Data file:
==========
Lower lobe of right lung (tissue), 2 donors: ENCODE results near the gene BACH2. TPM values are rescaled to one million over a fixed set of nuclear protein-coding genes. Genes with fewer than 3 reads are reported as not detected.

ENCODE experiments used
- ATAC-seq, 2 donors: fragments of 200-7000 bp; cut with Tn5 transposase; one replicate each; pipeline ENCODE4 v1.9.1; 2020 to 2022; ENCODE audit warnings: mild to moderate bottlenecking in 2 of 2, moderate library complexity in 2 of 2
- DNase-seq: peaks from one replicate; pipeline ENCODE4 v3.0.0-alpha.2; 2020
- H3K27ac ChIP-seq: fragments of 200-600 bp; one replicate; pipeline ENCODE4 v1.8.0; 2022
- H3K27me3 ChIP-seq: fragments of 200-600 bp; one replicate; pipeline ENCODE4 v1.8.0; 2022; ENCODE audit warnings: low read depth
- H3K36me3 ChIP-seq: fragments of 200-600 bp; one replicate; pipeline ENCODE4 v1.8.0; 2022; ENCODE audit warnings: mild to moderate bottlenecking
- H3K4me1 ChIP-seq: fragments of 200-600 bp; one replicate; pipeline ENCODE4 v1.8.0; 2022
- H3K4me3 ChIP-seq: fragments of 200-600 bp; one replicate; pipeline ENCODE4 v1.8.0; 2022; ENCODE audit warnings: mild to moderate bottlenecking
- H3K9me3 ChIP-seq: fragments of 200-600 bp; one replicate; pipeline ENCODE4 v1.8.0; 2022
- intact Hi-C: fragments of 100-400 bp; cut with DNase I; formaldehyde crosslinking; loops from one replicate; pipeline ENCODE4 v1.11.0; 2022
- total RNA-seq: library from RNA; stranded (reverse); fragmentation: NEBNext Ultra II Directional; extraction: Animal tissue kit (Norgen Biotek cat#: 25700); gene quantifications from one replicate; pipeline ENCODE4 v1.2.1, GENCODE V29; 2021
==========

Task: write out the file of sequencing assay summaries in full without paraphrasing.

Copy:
Lower lobe of right lung (tissue), 2 donors: ENCODE results near the gene BACH2. TPM values are rescaled to one million over a fixed set of nuclear protein-coding genes. Genes with fewer than 3 reads are reported as not detected.

ENCODE experiments used
- ATAC-seq, 2 donors: fragments of 200-7000 bp; cut with Tn5 transposase; one replicate each; pipeline ENCODE4 v1.9.1; 2020 to 2022; ENCODE audit warnings: mild to moderate bottlenecking in 2 of 2, moderate library complexity in 2 of 2
- DNase-seq: peaks from one replicate; pipeline ENCODE4 v3.0.0-alpha.2; 2020
- H3K27ac ChIP-seq: fragments of 200-600 bp; one replicate; pipeline ENCODE4 v1.8.0; 2022
- H3K27me3 ChIP-seq: fragments of 200-600 bp; one replicate; pipeline ENCODE4 v1.8.0; 2022; ENCODE audit warnings: low read depth
- H3K36me3 ChIP-seq: fragments of 200-600 bp; one replicate; pipeline ENCODE4 v1.8.0; 2022; ENCODE audit warnings: mild to moderate bottlenecking
- H3K4me1 ChIP-seq: fragments of 200-600 bp; one replicate; pipeline ENCODE4 v1.8.0; 2022
- H3K4me3 ChIP-seq: fragments of 200-600 bp; one replicate; pipeline ENCODE4 v1.8.0; 2022; ENCODE audit warnings: mild to moderate bottlenecking
- H3K9me3 ChIP-seq: fragments of 200-600 bp; one replicate; pipeline ENCODE4 v1.8.0; 2022
- intact Hi-C: fragments of 100-400 bp; cut with DNase I; formaldehyde crosslinking; loops from one replicate; pipeline ENCODE4 v1.11.0; 2022
- total RNA-seq: library from RNA; stranded (reverse); fragmentation: NEBNext Ultra II Directional; extraction: Animal tissue kit (Norgen Biotek cat#: 25700); gene quantifications from one replicate; pipeline ENCODE4 v1.2.1, GENCODE V29; 2021